When I sit next to her it has only been five weeks since her escape. Fiddling nervously with her hands, Amina explained that she was visiting her elder sister in her home town of Baga in Borno State when a car stopped and 10 Boko Haram fighters jumped out.
“They were purposefully hunting for girls to kidnap,” she explains. When she protested, they beat her to a state of unconsciousness.
When she opened her eyes, she was in the Sambisa forest, an area three times the size of Wales, as she said: “I found myself in a mist of 200 women.”
Recalling further, she said at least one of the girls was a Chibok schoolgirl as they became friends. She is, to her knowledge, still there.
“She was also forced into marriage and has a child. She is very unhappy, her husband has two other wives senior to her and they don’t give her food. She is hungry, and he beats her,” she said. Amina was immediately forced into marriage with a 40-year-old Boko Haram brute.
“They put a gun to my head. There were women who had refused. But they were tied up and r*ped,” she said. Her husband was vicious.
“He dislocated my arm,” she recalls. She was of course, r*ped repeatedly. Within a couple of months, she was pregnant. Just four days after the birth of her son, now four, her husband went with the terror group to attack a village and was killed. Amina, who said she was forced to marry again, said: “The second man was 50, he would beat me too.
When I refused sex, he locked me up.” The s*xual assault on her resulted into another pregnancy. And yet again, seven months into her pregnancy, this man was killed in a village attack. She gave birth to a little girl, now three, and with little time to recover was again forced to marry, to a man in his late forties.
“Almost immediately, I was pregnant again.” Traumatised, the only time Amina smiled was when she speaks of her children. She explains although their fathers were evil, she had never struggled to love them as she stated: “They are all I have. It does not matter.”
It was perhaps this fearsome love which gave her the courage to flee. Her chance came when her husband got into a fight with another terrorist, while the community was distracted and eventually she grabbed the kids, ran for five days and was drinking from puddles all through.
She believed her baby died of starvation as she had no breast milk to give. Finally last month, she reached a roadside in Maiduguri and begged strangers who offered to help.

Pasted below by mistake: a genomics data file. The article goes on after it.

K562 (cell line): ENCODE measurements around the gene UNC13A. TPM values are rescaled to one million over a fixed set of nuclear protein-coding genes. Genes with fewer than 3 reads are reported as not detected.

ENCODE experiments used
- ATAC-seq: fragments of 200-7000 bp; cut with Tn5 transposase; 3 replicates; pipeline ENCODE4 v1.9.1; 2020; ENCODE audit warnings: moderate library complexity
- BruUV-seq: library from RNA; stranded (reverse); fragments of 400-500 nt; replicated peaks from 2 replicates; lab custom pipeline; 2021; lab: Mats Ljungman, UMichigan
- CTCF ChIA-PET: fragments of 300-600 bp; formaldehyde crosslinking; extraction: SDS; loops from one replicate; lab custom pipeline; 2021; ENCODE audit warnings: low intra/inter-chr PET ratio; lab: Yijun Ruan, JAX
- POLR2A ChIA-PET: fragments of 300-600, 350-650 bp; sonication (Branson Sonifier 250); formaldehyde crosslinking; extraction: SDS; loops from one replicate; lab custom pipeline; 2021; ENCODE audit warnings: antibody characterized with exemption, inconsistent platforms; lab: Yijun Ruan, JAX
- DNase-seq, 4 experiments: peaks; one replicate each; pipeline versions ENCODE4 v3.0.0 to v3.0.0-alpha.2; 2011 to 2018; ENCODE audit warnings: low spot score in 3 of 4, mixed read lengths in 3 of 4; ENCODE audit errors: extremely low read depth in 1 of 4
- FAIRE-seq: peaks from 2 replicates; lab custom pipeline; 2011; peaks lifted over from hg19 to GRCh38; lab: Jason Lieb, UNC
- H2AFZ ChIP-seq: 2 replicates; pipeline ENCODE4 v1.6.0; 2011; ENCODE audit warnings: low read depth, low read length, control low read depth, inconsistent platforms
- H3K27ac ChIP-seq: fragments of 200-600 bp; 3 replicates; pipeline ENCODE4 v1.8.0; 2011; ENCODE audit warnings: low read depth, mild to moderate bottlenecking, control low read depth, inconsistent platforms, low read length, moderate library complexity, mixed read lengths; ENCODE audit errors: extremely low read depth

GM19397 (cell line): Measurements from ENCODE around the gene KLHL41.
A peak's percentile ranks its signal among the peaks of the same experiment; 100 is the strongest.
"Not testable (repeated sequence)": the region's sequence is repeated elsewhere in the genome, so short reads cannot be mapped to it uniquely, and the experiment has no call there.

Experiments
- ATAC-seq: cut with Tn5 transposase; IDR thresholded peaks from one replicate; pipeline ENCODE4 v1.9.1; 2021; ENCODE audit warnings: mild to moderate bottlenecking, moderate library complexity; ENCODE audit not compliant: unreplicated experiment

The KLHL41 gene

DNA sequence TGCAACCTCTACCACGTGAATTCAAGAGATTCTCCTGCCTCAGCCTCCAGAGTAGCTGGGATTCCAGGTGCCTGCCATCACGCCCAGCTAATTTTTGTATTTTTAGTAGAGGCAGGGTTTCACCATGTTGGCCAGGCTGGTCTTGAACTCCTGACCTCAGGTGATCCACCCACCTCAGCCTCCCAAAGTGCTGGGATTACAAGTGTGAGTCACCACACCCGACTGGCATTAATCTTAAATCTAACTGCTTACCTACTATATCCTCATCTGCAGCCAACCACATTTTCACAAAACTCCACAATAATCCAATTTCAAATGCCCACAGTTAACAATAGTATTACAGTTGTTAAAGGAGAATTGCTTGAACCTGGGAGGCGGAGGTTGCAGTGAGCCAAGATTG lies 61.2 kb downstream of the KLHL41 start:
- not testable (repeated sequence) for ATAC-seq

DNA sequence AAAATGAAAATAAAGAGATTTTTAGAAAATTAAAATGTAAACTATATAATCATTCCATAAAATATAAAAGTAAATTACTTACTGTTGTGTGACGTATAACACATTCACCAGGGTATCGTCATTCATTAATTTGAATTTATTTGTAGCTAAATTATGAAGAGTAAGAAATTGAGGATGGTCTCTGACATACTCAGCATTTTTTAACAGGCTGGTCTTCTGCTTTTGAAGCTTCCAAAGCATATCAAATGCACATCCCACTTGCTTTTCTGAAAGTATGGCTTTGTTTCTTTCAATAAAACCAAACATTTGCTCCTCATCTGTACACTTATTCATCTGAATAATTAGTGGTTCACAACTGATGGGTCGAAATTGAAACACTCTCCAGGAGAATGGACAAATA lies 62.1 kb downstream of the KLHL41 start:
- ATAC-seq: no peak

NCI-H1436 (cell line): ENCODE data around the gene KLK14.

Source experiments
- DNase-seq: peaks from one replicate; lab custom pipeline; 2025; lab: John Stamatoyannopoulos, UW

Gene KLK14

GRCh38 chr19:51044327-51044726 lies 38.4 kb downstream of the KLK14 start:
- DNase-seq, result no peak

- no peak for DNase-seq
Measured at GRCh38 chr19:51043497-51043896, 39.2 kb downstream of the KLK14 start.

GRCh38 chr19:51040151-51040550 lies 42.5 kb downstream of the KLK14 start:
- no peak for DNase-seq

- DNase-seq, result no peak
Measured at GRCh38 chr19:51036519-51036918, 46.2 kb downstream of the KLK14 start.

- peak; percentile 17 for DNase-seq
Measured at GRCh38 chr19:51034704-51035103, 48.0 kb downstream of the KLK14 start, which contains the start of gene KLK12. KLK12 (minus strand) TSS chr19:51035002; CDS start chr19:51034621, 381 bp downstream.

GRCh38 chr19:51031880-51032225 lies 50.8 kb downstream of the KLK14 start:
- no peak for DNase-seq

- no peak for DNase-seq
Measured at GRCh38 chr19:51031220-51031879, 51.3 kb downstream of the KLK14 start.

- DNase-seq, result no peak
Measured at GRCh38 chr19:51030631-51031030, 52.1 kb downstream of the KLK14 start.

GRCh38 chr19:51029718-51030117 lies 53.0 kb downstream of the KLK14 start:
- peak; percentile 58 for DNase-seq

But the case of Amina and her child remains a touchy one considering the fact that prior to her escape, the Nigerian Army on December 20, 2016, made an incredible breakthrough against Boko Haram, rescuing 1,880 women and children held by them in the Sambisa Forest, and arresting 504 men.
Though her grief is overwhelming; the emotional scars remains a lifelong as Amina said she was yet to begin the counselling offered by aid agencies like UNICEF, despite revealing that tests showed that she is HIV positive.
Most of the time, according to reports, she still looks numb as she tries to hold her slim body still, perhaps due to the self-training which she got over the years of abuse to try to be invisible. There is no expression on her young face.
This is because her body begins to shudder with gutteral, primal, sobs once she talks about her baby. Thankfully, her parents have survived and are also there, along with her sisters, her sisters though happy, are more wary.
“They insult my children,” she says, sadly. While expressing shock over the kidnap of 276 schoolgirls from their boarding school in Chibok in April 2014, UNICEF child protection worker, Labaran Babangida, said the youngest escaped captive he has met is just 10.
“She was repeatedly r*ped and because she is very small she now cannot control her bladder,” he says.
“We cannot find her family.” Another girl, Aisha, who I meet in Maiduguri’s Dalorie refugee camp, was 13 when she was snatched.
Now safe, she is 15, with a seven-month-old baby, Fatima, on her knee – her captor’s child. “He forcibly used me,” she says, embarrassed.
“I was confused, I didn’t know what was right.” These girls, especially the young ones, are regularly used by Boko Haram as suicide bombers, too. Just two days after we leave Maiduguri, two girls believed to be seven or eight detonate bombs in the town’s market killing themselves, one other, and injuring 18.
On the part of Amina, she was never forced to do this as she claimed that said she knew those girls who were. “One told me she had been told to carry a bomb to a market,” Amina recalls. “I told her ‘Run away, think of the elderly, the children you would kill.
And she did.” However, Saturday Telegraph learnt that 30 girls like Amina have arrived the Internally Displaced Persons (IDPs) camp in the past two weeks.
Interestingly, the camp holds over 40,000, is one of 18 in the town, and over 40 across the region with over two million persons already displaced by the terror group.
For many Boko Haram captives, reunion is difficult. Families are suspicious of the girls, they see them as tainted, their children as evil.
They also fear they are on a mission to detonate bombs for the terrorists. Commenting also, the Chief Child Protection Officer for UNICEF, Rachel Harvey, said the girls often suffer PTSD. She said UNICEF educates hostile communities too, stressing that: “People believe the babies of Boko Haram could grow up to become a threat. I have heard of babies being killed.”
According to her, Amina is a woman crushed – but not quite, I think, broken. She said Amina is “stubborn” but confessed that: “I don’t want to marry again, I want to be alone and with my children.”